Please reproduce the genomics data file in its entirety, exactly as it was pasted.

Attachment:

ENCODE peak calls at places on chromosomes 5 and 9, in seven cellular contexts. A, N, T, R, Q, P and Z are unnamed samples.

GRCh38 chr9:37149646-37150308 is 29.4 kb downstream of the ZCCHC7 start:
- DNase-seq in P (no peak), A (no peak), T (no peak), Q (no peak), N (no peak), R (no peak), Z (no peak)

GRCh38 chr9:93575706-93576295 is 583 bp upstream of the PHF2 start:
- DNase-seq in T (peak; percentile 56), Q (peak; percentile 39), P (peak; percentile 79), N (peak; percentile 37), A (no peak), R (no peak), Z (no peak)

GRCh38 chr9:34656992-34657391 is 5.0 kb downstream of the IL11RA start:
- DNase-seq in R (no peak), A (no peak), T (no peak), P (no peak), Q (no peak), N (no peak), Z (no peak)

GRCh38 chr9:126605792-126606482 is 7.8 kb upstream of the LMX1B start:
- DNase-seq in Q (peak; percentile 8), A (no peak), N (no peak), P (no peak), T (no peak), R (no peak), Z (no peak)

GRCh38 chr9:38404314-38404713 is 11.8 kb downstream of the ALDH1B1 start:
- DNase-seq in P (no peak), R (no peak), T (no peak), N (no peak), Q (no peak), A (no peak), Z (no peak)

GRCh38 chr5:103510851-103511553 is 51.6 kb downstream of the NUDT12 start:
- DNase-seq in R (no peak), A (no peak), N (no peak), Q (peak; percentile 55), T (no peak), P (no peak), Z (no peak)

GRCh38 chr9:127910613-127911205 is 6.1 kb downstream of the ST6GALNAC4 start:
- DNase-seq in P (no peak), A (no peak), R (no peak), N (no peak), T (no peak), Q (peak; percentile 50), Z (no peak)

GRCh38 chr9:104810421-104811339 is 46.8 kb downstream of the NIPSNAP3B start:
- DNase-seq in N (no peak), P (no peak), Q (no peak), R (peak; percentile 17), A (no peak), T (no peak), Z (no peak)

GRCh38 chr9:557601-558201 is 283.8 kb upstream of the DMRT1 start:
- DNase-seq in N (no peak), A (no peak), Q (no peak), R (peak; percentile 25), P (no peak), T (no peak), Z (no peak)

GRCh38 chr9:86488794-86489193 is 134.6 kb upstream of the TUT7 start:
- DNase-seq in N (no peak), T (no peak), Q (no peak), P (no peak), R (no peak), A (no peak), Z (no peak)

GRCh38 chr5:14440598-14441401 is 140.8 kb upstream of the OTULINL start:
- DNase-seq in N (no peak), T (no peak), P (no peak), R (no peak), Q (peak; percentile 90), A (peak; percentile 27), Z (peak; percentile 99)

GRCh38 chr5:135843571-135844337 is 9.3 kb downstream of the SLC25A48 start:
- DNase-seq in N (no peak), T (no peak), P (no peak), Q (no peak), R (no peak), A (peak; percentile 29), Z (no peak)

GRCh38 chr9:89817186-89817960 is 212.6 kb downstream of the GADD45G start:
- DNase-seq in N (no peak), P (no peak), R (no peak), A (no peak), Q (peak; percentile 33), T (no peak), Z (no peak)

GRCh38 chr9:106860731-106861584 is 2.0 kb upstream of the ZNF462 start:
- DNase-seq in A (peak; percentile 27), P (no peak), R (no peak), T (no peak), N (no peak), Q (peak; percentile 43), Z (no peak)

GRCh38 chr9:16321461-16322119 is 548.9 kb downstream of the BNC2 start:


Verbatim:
ENCODE peak calls at places on chromosomes 5 and 9, in seven cellular contexts. A, N, T, R, Q, P and Z are unnamed samples.

GRCh38 chr9:37149646-37150308 is 29.4 kb downstream of the ZCCHC7 start:
- DNase-seq in P (no peak), A (no peak), T (no peak), Q (no peak), N (no peak), R (no peak), Z (no peak)

GRCh38 chr9:93575706-93576295 is 583 bp upstream of the PHF2 start:
- DNase-seq in T (peak; percentile 56), Q (peak; percentile 39), P (peak; percentile 79), N (peak; percentile 37), A (no peak), R (no peak), Z (no peak)

GRCh38 chr9:34656992-34657391 is 5.0 kb downstream of the IL11RA start:
- DNase-seq in R (no peak), A (no peak), T (no peak), P (no peak), Q (no peak), N (no peak), Z (no peak)

GRCh38 chr9:126605792-126606482 is 7.8 kb upstream of the LMX1B start:
- DNase-seq in Q (peak; percentile 8), A (no peak), N (no peak), P (no peak), T (no peak), R (no peak), Z (no peak)

GRCh38 chr9:38404314-38404713 is 11.8 kb downstream of the ALDH1B1 start:
- DNase-seq in P (no peak), R (no peak), T (no peak), N (no peak), Q (no peak), A (no peak), Z (no peak)

GRCh38 chr5:103510851-103511553 is 51.6 kb downstream of the NUDT12 start:
- DNase-seq in R (no peak), A (no peak), N (no peak), Q (peak; percentile 55), T (no peak), P (no peak), Z (no peak)

GRCh38 chr9:127910613-127911205 is 6.1 kb downstream of the ST6GALNAC4 start:
- DNase-seq in P (no peak), A (no peak), R (no peak), N (no peak), T (no peak), Q (peak; percentile 50), Z (no peak)

GRCh38 chr9:104810421-104811339 is 46.8 kb downstream of the NIPSNAP3B start:
- DNase-seq in N (no peak), P (no peak), Q (no peak), R (peak; percentile 17), A (no peak), T (no peak), Z (no peak)

GRCh38 chr9:557601-558201 is 283.8 kb upstream of the DMRT1 start:
- DNase-seq in N (no peak), A (no peak), Q (no peak), R (peak; percentile 25), P (no peak), T (no peak), Z (no peak)

GRCh38 chr9:86488794-86489193 is 134.6 kb upstream of the TUT7 start:
- DNase-seq in N (no peak), T (no peak), Q (no peak), P (no peak), R (no peak), A (no peak), Z (no peak)

GRCh38 chr5:14440598-14441401 is 140.8 kb upstream of the OTULINL start:
- DNase-seq in N (no peak), T (no peak), P (no peak), R (no peak), Q (peak; percentile 90), A (peak; percentile 27), Z (peak; percentile 99)

GRCh38 chr5:135843571-135844337 is 9.3 kb downstream of the SLC25A48 start:
- DNase-seq in N (no peak), T (no peak), P (no peak), Q (no peak), R (no peak), A (peak; percentile 29), Z (no peak)

GRCh38 chr9:89817186-89817960 is 212.6 kb downstream of the GADD45G start:
- DNase-seq in N (no peak), P (no peak), R (no peak), A (no peak), Q (peak; percentile 33), T (no peak), Z (no peak)

GRCh38 chr9:106860731-106861584 is 2.0 kb upstream of the ZNF462 start:
- DNase-seq in A (peak; percentile 27), P (no peak), R (no peak), T (no peak), N (no peak), Q (peak; percentile 43), Z (no peak)

GRCh38 chr9:16321461-16322119 is 548.9 kb downstream of the BNC2 start: